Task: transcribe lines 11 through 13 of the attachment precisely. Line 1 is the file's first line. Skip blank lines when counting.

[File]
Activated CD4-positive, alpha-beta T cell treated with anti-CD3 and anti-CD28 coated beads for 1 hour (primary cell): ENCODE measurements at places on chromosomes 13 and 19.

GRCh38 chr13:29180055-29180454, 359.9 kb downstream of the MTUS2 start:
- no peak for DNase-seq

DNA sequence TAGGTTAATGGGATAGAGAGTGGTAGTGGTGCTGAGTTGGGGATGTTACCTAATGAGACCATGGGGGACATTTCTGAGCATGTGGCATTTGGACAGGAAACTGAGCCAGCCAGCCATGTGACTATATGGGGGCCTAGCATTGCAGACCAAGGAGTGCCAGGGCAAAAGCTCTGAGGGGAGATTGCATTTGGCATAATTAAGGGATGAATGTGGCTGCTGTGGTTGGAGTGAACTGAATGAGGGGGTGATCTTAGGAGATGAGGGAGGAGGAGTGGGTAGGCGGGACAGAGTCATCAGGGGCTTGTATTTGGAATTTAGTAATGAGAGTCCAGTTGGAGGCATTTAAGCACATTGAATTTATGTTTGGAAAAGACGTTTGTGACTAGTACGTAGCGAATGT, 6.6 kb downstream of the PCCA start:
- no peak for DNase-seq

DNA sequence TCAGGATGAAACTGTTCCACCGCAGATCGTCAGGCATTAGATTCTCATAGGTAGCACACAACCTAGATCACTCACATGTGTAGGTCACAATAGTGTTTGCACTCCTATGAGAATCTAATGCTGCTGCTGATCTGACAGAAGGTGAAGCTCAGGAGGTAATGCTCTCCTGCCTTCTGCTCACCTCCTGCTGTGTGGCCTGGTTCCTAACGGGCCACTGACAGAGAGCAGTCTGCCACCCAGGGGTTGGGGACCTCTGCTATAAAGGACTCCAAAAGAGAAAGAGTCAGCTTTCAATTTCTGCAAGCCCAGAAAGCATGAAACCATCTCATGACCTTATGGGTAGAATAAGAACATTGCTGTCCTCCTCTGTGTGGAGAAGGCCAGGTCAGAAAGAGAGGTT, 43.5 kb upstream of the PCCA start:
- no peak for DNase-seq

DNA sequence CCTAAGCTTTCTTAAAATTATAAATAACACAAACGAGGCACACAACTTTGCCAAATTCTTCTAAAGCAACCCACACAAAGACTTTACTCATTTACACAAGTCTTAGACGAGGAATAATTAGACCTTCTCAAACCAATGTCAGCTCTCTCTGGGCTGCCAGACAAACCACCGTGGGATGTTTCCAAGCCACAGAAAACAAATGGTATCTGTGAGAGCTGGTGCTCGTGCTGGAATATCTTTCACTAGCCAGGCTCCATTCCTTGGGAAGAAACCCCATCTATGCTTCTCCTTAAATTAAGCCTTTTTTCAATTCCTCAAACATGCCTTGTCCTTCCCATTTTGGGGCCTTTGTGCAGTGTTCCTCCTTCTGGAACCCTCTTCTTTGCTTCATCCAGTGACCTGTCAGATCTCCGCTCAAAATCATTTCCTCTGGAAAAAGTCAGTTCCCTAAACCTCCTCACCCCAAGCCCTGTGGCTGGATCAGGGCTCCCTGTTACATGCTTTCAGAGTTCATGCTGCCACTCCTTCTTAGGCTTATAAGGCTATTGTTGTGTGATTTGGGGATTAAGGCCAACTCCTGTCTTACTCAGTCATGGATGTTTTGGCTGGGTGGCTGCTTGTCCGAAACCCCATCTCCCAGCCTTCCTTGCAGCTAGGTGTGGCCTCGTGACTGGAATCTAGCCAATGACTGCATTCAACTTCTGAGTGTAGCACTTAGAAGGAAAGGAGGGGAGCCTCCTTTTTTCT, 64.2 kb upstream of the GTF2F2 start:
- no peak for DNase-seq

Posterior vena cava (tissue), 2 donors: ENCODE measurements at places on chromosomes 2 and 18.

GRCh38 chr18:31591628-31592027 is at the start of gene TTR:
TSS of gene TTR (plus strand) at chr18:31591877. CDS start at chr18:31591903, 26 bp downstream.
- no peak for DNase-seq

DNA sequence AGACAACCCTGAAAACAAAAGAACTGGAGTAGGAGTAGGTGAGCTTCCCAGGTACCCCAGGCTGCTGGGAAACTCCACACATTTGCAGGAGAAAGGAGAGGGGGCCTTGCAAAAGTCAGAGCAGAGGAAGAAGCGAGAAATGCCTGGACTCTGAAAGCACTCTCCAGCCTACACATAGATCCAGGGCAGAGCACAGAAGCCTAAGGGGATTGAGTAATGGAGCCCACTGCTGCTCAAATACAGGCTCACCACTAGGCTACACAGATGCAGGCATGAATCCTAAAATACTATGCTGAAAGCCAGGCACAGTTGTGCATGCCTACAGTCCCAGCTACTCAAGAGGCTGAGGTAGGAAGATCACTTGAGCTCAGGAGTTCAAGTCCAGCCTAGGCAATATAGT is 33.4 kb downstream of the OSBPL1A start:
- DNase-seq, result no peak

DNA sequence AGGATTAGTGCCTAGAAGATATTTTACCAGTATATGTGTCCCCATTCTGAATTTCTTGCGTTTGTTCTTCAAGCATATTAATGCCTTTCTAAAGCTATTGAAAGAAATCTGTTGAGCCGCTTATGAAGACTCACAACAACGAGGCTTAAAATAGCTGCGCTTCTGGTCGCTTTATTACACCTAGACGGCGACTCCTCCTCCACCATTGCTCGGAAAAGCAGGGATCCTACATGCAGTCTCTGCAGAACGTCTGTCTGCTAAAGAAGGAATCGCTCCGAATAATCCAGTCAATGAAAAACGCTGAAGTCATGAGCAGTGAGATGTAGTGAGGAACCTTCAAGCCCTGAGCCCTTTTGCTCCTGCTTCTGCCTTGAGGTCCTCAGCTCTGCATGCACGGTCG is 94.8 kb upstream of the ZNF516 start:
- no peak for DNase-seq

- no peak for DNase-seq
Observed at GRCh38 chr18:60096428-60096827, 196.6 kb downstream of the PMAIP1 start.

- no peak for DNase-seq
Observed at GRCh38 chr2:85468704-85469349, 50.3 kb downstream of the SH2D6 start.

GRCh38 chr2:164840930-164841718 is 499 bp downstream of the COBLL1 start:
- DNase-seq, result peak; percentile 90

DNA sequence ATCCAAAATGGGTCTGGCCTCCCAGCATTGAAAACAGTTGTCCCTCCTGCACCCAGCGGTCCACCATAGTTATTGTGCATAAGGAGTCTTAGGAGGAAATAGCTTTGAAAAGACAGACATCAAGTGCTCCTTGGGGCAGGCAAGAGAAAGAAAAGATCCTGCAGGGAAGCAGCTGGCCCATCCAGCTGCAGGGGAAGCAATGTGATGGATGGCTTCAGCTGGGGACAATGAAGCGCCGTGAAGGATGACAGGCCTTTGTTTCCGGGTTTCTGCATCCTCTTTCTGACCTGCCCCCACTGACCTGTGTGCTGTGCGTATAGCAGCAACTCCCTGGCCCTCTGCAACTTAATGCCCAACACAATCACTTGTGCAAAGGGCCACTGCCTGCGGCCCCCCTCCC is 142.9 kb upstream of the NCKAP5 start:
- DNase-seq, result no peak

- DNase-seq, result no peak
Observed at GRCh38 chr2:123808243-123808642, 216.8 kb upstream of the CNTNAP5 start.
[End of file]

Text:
GRCh38 chr18:31591628-31592027 is at the start of gene TTR:
TSS of gene TTR (plus strand) at chr18:31591877. CDS start at chr18:31591903, 26 bp downstream.
- no peak for DNase-seq